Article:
This brings forward the UK’s clean energy timetable by 15 years - a previously unimaginable leap. The report says the low costs for the transformation are due to new clean technologies also being more efficient.
The authors say people can play their part by eating less red meat, curbing flying, driving less and installing low-carbon heating.
They estimate the costs of the low-carbon revolution will scale up to an annual £50bn by 2030 from around $10bn today, with most being private investment. By 2030, they estimate that some of these costs will be offset by fuel savings of £18bn.
But the committee, also says: “The message to the government is clear: the 2020s must be the decisive decade of progress and action on climate change”. If its recommendations are carried out, the CCC says the UK will achieve its share of the UN target agreed under the Paris agreement drafted five years ago. This international deal aims to keep the global temperature rise well below 2C and “pursue efforts“ to keep it under 1.5C. So far, temperatures have increased around 1.1C and are contributing to devastating forest fires and ice loss at the poles. As a result, some scientists believe dangerous climate change may have already begun.
To get the best results the report says, the UK government must start cutting emissions aggressively, to prevent them accumulating in the atmosphere. It sets out the following conditions for success:
- To reduce demand for activities that increase carbon emissions. This means curbing the projected growth in flying and leaving cars at home wherever possible
- To reduce meat-eating. The committee thinks current dietary trends will result in a cut in red meat consumption of 24% by 2035, and suggests low-carbon lab-grown meat may be on the table by then
- To encourage the take-up of clean technology, such as electric cars, heat pumps, hydrogen boilers and carbon capture and storage (CCS) – where emissions are buried underground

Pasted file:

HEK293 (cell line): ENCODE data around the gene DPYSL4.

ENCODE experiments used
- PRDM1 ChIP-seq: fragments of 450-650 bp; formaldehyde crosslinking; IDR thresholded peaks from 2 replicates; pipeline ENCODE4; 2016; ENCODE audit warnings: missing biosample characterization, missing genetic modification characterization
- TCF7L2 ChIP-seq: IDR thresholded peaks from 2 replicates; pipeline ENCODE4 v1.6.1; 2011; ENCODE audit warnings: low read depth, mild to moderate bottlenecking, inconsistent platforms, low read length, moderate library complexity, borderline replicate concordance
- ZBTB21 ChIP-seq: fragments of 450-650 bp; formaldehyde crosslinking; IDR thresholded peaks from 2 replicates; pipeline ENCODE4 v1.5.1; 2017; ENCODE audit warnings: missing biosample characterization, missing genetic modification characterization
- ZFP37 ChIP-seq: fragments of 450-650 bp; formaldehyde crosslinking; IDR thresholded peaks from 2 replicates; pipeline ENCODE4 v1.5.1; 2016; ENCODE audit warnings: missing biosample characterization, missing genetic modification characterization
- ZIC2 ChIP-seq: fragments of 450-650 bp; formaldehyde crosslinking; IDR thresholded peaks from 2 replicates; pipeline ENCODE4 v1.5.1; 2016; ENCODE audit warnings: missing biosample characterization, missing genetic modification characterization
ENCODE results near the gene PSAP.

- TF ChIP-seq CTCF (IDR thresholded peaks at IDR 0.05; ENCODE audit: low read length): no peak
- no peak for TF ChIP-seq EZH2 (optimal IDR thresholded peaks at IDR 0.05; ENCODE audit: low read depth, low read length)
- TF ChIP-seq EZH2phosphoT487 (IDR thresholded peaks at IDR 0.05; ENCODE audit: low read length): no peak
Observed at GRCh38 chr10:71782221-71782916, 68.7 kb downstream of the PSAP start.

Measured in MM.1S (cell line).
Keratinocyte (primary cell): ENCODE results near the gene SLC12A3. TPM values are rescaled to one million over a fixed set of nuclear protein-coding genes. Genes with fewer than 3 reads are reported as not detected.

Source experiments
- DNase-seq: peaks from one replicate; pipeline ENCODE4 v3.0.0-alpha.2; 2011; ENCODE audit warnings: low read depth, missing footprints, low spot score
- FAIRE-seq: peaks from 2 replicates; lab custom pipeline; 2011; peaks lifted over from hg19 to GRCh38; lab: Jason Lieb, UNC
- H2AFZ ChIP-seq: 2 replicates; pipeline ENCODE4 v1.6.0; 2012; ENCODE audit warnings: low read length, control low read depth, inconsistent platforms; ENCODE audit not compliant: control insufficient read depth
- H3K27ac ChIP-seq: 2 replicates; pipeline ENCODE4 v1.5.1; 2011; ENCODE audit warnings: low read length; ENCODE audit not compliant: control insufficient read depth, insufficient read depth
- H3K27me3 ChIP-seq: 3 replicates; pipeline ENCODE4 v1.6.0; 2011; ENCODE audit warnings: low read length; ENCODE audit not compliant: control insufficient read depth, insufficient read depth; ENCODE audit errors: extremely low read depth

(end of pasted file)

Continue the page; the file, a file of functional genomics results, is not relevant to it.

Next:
- To expand low-carbon energy: wind power, solar power, hydrogen and, probably, nuclear
- To offset emissions that can’t readily be cut by that time, such as from farming and aviation. This would include planting trees and using CCS.
The report says: “Many people can make low-carbon choices, about how they travel, how they heat their homes, what they buy and what they eat.” It also includes a measure of popular opinion, gleaned through the recent UK Climate Assembly – where members of the public participated in sessions with climate experts to establish a dialogue on the best ways to cut emissions.
The assembly called for a tax on frequent flyers, a ban on selling polluting sports utility vehicles (SUVs), and a cut in meat consumption - although it stressed that people shouldn’t be coerced into changing behaviours.
The CCC estimates that 16% of the effort to achieve the targets will come from behaviour change, such as shifts in diet or flying less. Another 41% will come from painless improvements in low carbon technology, and 43% will be a combination of technology and behaviour change.
There will be a revolution in homes and how they're heated. This will involve insulating many more homes, making all new gas boilers hydrogen-ready - able to use cleaner hydrogen as a fuel - and making greater use of heat pumps.
For a copy of the report go to: https://www.theccc.org.uk/